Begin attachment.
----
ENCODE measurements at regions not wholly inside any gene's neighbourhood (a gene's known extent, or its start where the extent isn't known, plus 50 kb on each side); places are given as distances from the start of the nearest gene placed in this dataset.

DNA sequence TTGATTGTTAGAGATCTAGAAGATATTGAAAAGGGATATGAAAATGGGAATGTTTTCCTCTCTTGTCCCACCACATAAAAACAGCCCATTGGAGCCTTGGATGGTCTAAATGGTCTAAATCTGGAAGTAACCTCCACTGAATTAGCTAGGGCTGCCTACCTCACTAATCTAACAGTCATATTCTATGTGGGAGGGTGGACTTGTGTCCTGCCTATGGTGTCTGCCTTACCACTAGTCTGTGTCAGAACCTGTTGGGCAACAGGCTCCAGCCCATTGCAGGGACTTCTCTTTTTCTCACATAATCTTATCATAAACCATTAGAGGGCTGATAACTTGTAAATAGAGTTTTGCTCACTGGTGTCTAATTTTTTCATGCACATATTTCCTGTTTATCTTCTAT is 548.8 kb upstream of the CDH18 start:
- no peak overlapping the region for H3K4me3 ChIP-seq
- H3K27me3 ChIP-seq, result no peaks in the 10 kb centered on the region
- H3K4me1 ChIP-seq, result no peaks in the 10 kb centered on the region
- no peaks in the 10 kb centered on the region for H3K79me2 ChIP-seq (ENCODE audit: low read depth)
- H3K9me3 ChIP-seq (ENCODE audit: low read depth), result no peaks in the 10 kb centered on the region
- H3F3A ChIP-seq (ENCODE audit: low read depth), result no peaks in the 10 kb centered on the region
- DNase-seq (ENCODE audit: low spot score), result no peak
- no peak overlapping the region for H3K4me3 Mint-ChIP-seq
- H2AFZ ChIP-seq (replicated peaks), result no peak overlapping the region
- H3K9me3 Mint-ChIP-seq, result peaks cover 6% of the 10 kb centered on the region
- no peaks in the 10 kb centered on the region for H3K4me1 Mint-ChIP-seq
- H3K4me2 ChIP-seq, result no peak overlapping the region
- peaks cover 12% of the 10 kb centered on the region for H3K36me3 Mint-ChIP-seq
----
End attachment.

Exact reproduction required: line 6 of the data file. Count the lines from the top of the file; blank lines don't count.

- no peaks in the 10 kb centered on the region for H3K79me2 ChIP-seq (ENCODE audit: low read depth)